Couldn't open a repository: Unable to open an ra_local session to URL: Unable to open repository 'file://C:/path/MyRepository': Can't open file '//C:/path/MyRepository/format': No such host or network path at /usr/lib/perl5/site_perl/Git/SVN.pm line 310
The solution was to run svnserve and access the repository using the svn protocol. I followed the instructions here so I could access my repository as svn://localhost/MyRepository. I tried again and got…

Error message number 2:
Expected FS format between '1' and '3'; found format '4'
I eventually found an explanation of the message here: it indicates that the repository was created by a newer version of SVN than the one being used by the client trying to access it. TortoiseSVN, which the repository was created with, uses its own version of Subversion, but svn2git was using my older installed version. So I tracked down an installer for the version TortoiseSVN was using and set that up on my system.

I tried again and got…success! (But it did take a couple of hours to convert even my small repository.)

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Github Glitch

I was not amused this afternoon when my attempt to push to GitHub for the first time from a new (well, old) machine was met with the message

Failed to erase credential: Element not found

fatal: Authentication failed

A quick Google revealed that other Vista 32-bit users have had a similar experience. The solution (as described by gregfiske) was not to input my credentials into the Windows pop-up box, but to cancel it and input them at the subsequent command line prompts instead.

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Writing Maintainable Code

Much of my life as a developer has been spent reading through someone else’s code to try to fix a defect or add some new behaviour. As a result I have some heartfelt pleas to make to my fellow developers to make life easier for those who follow them.

Give tests names that describe what they test

The worst test methods I’ve come across in this regard were called “Test1”, “Test2” and “Test3”. Together with the way the tests were written it made it very difficult to work out what behaviour was being tested. Not only would more descriptive names have made it easier to fix the tests when they broke, but the tests could have provided documentation of the expected behaviour of the subject class. The Growing Object Oriented Software book suggests the use of TestDox, which generates documentation from tests using the test method names. Another way of providing documentation from tests is suggested by Phil Haack in his post on Structuring Unit Tests. By having a test class for each individual method on the class being tested you can read the collapsed methods like a spec and also see which methods are under test from the class dropdown in Visual Studio.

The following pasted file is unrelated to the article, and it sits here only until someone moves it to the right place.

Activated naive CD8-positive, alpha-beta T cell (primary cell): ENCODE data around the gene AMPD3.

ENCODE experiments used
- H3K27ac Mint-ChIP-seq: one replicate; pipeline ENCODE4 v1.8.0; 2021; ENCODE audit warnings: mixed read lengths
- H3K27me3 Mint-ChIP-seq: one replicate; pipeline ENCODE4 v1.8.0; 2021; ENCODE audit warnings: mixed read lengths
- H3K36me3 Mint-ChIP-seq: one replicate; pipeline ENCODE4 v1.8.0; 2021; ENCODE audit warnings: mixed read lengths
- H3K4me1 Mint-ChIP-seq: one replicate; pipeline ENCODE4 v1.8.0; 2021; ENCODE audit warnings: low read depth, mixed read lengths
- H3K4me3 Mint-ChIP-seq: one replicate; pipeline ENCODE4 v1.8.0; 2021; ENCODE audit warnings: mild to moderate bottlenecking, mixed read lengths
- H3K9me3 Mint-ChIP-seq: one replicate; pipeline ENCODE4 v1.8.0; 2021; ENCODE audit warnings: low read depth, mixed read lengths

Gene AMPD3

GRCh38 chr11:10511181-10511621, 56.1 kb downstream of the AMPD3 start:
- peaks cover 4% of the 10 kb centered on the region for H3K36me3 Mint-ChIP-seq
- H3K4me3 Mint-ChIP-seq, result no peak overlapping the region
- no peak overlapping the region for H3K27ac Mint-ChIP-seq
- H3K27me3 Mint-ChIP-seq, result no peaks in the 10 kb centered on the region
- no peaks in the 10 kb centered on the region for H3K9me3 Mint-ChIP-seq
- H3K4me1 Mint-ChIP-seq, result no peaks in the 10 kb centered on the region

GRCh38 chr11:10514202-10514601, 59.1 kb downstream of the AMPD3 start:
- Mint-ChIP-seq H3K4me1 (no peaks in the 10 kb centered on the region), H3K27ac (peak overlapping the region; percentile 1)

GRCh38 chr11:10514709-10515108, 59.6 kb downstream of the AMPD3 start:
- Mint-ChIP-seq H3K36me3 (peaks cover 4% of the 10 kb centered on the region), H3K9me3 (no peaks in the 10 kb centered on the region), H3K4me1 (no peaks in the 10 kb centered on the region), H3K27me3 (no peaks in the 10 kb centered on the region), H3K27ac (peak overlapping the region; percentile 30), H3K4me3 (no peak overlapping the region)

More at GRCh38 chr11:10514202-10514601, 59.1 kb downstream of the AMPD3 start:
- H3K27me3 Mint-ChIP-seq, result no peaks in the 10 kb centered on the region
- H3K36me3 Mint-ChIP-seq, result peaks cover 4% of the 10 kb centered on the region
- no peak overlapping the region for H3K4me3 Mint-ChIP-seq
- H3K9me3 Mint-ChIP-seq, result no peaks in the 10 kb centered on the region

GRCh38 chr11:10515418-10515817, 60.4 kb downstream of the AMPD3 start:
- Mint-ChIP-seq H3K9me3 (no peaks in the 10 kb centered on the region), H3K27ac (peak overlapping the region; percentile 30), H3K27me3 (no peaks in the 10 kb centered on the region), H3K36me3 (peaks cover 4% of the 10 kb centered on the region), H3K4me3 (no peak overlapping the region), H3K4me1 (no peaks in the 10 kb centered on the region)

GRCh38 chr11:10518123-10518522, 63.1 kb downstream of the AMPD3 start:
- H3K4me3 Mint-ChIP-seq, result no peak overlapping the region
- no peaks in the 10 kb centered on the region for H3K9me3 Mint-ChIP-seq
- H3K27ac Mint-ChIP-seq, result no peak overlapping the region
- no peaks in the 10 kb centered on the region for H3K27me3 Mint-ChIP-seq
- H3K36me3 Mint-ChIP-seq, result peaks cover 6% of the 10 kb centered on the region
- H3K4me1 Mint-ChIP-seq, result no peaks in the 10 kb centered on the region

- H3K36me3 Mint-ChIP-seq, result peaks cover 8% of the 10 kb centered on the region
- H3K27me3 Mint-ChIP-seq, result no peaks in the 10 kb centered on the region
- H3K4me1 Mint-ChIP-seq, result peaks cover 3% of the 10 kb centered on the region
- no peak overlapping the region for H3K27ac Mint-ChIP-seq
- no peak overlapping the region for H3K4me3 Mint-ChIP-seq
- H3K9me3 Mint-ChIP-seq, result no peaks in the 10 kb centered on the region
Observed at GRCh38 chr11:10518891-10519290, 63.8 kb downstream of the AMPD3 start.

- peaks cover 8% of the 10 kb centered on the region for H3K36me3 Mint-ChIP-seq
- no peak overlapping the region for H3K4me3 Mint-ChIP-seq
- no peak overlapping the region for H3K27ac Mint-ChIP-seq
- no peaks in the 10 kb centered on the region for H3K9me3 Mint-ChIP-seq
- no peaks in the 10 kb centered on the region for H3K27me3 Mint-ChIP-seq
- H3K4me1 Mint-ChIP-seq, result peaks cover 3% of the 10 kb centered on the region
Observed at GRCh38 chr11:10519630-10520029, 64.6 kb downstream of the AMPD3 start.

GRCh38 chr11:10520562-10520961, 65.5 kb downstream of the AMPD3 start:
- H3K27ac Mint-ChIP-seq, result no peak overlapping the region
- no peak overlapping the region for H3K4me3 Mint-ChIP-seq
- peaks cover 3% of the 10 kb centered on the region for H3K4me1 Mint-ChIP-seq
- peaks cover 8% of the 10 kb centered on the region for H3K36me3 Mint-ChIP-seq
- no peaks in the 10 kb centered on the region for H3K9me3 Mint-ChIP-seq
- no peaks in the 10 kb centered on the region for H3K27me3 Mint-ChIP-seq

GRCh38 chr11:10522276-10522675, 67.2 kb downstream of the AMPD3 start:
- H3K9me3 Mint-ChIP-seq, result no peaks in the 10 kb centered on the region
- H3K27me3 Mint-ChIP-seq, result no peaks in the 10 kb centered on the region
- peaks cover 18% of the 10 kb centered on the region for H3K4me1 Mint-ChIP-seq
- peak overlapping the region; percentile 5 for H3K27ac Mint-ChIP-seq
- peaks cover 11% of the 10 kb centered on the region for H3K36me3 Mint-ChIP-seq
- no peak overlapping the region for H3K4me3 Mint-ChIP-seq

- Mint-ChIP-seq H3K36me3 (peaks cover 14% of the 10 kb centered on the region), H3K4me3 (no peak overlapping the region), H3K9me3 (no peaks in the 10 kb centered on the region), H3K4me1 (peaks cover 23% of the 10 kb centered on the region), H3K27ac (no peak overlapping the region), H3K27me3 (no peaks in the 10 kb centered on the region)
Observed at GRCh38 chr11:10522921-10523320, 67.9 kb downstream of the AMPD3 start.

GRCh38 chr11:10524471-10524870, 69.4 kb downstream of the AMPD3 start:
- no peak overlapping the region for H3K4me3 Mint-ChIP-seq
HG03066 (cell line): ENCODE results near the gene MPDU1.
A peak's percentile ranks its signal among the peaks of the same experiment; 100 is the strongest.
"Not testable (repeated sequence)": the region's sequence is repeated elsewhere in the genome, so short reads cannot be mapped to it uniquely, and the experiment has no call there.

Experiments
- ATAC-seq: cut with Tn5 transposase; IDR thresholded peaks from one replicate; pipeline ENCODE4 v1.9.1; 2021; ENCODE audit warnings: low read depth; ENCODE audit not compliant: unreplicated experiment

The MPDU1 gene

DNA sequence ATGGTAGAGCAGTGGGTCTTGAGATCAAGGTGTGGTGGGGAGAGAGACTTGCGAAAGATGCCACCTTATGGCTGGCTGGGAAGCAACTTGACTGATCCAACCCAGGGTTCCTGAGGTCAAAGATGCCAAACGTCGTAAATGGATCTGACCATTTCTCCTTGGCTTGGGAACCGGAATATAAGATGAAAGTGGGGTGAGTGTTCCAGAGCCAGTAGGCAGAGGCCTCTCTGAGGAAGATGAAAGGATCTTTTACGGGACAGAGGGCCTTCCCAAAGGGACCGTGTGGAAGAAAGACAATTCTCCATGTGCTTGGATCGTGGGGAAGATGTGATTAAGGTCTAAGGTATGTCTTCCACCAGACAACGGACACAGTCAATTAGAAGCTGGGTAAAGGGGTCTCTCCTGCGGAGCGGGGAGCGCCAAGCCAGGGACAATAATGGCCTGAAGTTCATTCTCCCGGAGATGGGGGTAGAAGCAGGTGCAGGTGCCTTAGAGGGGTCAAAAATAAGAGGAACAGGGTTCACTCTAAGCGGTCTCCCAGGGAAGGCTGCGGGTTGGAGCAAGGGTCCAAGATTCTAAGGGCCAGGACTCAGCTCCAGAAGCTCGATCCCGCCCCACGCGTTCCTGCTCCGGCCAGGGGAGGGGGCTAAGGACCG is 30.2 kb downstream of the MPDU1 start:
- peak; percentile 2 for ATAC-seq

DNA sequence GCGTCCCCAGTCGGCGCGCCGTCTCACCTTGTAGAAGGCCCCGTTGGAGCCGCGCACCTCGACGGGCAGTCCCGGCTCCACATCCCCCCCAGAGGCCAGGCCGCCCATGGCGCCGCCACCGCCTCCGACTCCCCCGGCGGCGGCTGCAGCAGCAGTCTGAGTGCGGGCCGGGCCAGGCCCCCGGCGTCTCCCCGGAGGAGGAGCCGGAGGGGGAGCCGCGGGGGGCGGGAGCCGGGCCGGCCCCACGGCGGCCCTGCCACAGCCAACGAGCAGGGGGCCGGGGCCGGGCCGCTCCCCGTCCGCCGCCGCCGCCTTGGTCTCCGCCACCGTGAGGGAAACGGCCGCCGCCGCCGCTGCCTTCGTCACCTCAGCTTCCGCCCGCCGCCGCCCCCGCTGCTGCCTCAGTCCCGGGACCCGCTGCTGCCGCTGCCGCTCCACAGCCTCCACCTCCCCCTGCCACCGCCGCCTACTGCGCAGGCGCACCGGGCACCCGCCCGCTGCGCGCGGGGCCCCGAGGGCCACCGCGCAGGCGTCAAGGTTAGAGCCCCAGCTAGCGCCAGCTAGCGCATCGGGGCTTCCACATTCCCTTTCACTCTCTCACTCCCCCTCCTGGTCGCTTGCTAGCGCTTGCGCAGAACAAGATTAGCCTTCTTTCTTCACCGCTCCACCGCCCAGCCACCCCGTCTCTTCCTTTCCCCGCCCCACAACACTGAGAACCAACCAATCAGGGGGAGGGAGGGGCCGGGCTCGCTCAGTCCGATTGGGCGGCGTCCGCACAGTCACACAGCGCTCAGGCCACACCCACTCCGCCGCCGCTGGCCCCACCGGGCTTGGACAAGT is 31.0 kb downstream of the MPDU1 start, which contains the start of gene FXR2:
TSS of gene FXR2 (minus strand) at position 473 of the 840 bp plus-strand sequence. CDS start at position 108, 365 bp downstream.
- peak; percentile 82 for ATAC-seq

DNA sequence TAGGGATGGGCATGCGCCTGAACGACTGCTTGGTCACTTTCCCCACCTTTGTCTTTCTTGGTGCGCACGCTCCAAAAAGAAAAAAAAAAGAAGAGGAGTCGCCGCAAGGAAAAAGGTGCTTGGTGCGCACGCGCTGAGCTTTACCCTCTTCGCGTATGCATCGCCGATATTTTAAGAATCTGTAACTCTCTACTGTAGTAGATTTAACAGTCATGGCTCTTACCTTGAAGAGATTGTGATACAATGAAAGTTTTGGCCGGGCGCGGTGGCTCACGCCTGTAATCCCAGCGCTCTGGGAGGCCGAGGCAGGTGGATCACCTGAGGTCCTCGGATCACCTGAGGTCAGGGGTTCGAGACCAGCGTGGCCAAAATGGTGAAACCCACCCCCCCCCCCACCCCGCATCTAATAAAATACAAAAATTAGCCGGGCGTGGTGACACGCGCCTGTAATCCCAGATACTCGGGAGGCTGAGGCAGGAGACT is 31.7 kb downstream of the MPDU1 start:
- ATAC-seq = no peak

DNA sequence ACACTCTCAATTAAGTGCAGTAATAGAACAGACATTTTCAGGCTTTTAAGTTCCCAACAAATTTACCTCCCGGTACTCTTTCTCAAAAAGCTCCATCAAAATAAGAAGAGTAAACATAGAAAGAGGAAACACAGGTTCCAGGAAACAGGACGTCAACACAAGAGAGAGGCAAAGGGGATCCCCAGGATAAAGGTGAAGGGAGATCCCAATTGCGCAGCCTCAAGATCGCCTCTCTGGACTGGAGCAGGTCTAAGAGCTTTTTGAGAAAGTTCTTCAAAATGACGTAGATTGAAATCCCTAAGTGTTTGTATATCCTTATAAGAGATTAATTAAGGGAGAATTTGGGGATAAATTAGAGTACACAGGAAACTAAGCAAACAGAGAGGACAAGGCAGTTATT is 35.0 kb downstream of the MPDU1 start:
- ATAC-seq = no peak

Show how to use the class

The best tests I have seen in this respect are the SimpleTests for the MarkdownSharp project, which are sufficiently clear to provide a demonstration of the formatting to apply in order to achieve the desired effect. For classes requiring lots of setup I’ve found it useful when the setup code has been extracted into separate (clearly-named!) methods.

Give methods descriptive names

And remember to update them if you change the code! One of the worst pieces of code I’ve had the misfortune to set eyes on was an 800-odd-line monster method called ‘Make[X]’. Although the method itself did eventually produce X, there were dozens of nested calls to other methods also called ‘Make[X]’ which, of course, just performed steps in the process (one of them actually generated the filepath to a control). I suspect that in many cases like this the name was originally descriptive of what the method did, but code was gradually added or removed until the name no longer described the behaviour. My suggestion is that in the first instance you describe everything that the method does in its name. If you end up with a name with lots of ‘and’, ‘or’ or ‘buts’ you may find you want to split the method up.

Write comments – and make them useful

I used to work with a guy who found it terribly frustrating that the rest of us, in his eyes, didn’t comment our code properly – he thought it essential to prefix every if statement with the comment ‘check if [variable name] is true’. Sadly none of his comments ever explained the relevance of the check to the behaviour. Of course, careful naming of variables goes a long way towards expressing their role (don’t use comments instead of sensible names), but it can’t always make things completely clear. (See Jeff Atwood’s post Code Tells You How, Comments Tell You Why.) If you have an instance variable, put a comment on it explaining what it’s used for, and likewise remember summaries on your methods explaining what the parameters are for. Comments and regions can also provide useful signposts when you’re skimmming through a large file of unfamiliar code. Of course, remember to update the comments if you’re changing the code.